From the misleading title of Rossini’s Petite Messe Solennelle, one might imagine that the main programme of the long awaited reopening of the Tokyo’s leading hall would be either “petite” or “solemn”. Actually, not quite! The Messe and the concert were grand, engaging, and celebratory; anything but petite.

Brass players outside Suntory Hall © Suntory Hall
Brass players outside Suntory Hall
© Suntory Hall

After nearly seven months of undergoing interior renovation, Suntory Hall marked the beginning of its grand comeback with a fanfare opening of Gabrieli’s Canzon septimi toni no. 2. The brass players were staged up on the balcony section of the seats, maximizing the echo effect of the piece, reaching every inch of the hall with their well-controlled and balanced projection. This was followed by J.S. Bach’s Concerto for Trumpet and Organ in D major, which the gorgeous and simple slow second movement took the audience to the Baroque era. The organist, a bit nervous sounding for these two pieces, wowed the audience by performing two virtuosic French solo works, immersing everyone in the hall in the pipe organ’s indescribably charming sound. As if as an encore to the first half of the programme, the brass ensemble performed Strauss’ An der schönen blauen Donau. Though slightly too calculated, it was refreshing to listen to a brass arrangement of the waltz, as it added an extra festive feel. These entrée pieces were delightful and filling, but the main course topped the quality of the first half.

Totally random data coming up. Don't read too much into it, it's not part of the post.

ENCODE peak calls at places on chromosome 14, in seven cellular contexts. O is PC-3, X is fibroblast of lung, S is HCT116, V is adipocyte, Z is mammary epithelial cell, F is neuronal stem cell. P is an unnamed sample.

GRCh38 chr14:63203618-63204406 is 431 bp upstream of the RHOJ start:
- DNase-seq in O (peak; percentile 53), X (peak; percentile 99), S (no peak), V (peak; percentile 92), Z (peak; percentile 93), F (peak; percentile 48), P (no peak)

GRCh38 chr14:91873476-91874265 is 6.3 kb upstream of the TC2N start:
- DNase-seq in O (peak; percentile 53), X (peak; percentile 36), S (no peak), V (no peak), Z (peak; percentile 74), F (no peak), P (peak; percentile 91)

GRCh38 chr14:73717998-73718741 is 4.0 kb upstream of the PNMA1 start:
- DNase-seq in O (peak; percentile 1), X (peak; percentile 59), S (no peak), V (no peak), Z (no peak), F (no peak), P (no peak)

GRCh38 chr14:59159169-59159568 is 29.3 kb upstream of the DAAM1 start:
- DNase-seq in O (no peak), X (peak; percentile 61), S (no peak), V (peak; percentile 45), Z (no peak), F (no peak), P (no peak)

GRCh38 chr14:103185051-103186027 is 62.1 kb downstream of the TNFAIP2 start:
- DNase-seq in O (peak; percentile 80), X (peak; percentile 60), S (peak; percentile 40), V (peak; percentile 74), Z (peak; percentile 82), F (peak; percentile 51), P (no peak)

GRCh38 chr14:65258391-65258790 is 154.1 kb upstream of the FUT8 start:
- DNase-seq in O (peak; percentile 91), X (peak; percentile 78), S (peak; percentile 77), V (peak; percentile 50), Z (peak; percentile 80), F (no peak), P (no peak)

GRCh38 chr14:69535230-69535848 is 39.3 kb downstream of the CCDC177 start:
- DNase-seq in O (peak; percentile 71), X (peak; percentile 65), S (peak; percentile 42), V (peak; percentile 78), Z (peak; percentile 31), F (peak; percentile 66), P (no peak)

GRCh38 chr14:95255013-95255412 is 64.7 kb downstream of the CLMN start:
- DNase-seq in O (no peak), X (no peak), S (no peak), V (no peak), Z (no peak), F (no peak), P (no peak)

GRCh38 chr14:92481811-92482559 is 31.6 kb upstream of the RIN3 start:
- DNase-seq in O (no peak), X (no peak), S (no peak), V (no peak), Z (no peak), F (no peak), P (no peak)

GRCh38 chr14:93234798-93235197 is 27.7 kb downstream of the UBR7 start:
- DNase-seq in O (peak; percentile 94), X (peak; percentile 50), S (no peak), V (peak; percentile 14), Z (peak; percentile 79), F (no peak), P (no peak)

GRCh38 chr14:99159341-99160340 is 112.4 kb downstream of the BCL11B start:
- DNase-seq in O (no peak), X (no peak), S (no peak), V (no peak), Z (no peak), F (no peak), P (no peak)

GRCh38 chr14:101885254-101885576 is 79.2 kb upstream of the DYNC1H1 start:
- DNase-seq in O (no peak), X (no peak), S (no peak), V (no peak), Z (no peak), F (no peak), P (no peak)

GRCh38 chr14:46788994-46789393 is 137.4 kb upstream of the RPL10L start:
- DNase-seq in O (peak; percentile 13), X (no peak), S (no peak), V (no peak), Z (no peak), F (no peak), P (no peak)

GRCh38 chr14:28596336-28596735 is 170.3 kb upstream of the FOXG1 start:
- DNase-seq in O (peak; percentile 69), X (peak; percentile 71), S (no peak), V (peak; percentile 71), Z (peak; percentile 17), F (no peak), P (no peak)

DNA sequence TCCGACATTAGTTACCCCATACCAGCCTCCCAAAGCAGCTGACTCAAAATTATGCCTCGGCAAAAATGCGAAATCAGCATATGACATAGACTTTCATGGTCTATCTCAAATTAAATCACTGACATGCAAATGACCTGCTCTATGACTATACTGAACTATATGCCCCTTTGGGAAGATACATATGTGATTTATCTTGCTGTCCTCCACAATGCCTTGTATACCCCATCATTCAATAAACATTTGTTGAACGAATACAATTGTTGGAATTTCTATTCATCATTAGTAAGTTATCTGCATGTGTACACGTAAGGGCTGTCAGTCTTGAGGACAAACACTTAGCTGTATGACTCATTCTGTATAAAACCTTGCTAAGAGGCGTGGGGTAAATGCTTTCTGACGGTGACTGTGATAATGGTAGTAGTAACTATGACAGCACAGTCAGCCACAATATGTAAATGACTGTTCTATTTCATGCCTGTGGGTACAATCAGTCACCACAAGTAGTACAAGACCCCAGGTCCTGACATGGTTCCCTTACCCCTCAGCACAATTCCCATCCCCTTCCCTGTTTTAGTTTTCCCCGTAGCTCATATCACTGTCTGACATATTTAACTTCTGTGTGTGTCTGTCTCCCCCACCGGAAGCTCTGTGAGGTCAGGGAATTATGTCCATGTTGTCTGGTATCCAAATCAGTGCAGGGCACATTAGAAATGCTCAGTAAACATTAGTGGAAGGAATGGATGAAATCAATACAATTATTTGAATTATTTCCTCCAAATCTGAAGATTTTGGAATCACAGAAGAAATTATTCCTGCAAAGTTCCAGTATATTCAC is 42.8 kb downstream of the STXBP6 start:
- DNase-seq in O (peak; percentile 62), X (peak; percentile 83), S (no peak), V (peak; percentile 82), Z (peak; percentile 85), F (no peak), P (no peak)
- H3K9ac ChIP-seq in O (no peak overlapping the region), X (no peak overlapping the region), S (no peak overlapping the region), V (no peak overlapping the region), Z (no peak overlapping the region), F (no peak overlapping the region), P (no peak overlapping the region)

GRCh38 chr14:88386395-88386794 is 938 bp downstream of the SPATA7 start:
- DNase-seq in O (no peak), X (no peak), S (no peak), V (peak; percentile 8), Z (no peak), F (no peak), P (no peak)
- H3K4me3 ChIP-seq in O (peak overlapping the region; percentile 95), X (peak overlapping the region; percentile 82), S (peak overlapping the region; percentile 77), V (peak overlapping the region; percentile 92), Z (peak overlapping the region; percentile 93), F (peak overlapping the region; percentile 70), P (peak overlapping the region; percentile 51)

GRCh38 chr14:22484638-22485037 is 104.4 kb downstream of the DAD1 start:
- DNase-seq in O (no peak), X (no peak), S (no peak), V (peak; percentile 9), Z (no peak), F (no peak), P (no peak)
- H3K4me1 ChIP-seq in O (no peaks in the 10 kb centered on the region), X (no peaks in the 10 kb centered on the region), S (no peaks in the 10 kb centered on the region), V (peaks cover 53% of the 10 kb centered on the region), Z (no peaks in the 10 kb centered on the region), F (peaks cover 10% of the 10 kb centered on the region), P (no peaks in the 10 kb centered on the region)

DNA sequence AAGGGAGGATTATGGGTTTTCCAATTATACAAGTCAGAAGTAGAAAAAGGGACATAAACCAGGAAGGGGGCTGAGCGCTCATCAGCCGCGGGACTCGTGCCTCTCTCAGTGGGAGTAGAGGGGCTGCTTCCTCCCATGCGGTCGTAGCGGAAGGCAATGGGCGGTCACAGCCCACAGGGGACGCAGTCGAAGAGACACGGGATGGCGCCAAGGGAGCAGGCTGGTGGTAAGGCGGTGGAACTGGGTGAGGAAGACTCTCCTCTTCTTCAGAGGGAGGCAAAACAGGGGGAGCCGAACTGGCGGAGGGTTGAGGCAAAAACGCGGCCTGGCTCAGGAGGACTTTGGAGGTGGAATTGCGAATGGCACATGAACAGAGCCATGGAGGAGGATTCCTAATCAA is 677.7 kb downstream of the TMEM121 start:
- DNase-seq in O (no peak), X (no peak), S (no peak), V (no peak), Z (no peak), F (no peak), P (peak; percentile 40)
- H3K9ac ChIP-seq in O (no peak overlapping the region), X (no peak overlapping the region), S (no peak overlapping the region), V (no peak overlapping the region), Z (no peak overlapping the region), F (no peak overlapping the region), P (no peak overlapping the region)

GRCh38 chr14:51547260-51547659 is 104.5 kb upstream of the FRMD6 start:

Rossini’s Petite Messe Solennelle is about 80 minutes long in duration, and even though the work follows the usual mass form and uses Latin text, it somehow doesn’t have the usual “sacred” feel. The irony of this misnomer is that it was originally scored for unusually small instrumentation (thus the Petite): twelve singers, including four soloists, two pianos and harmonium. Rossini later arranged the piece for a full orchestra and for tonight’s concert, an edition published by Fondazione Rossini in 2013 was used (Japan première), calling for choir, four solo voices (SATB), full orchestra and organ.

Giuseppe Sabbatini © Suntory Hall
Giuseppe Sabbatini
© Suntory Hall

The sotto voce opening of Kyrie was so together and was with such focus that it immediately caused goosebumps. The diction and the volume control of the choir was astonishing throughout. Giuseppe Sabbatini was a distinguished tenor before he switched to conducting, and his spirited and easy-to-understand beat definitely enhanced the level of the choir’s output. Sabbatini often gave “play softer” cues to the orchestra, however, the balance between orchestra and chorus was quite ideal. If anything, the solo voices at times were not penetrating enough, though it may have to do with where I was sitting.

Among all the solo sections, the soprano Tamayo Yoshida was most memorable in the Crucifixus in the Credo. Perfect harmony, balance and just beautiful singing immediately after a full sound from the choir and orchestra at the end of Credo must not have been so easy to deliver. The Et resurrexit was another highlight as it was the first time that the four voices sounded perfectly knit together with strong choral support. The transition into the fugue, ending powerfully with the word credo, was very convincing.

Rossini's <i>Petite Messe Solenelle</i> in Suntory Hall © Suntory Hall
Rossini's Petite Messe Solenelle in Suntory Hall
© Suntory Hall

Until the moment, when the last sound of the E major chord in Agnus Dei completely vanished into the air, the focus of the performers were never lost, and the excitement and the joy of the music did not cease to flow from the stage. Several of Tokyo’s finest groups collaborated in successfully delivering this piece under Sabbatini, making the re-opening of the Hall with another unforgettable concert. Tonight’s concert program was more than suitable to commemorate the event, raising the expectation level of what is more to come at the Hall.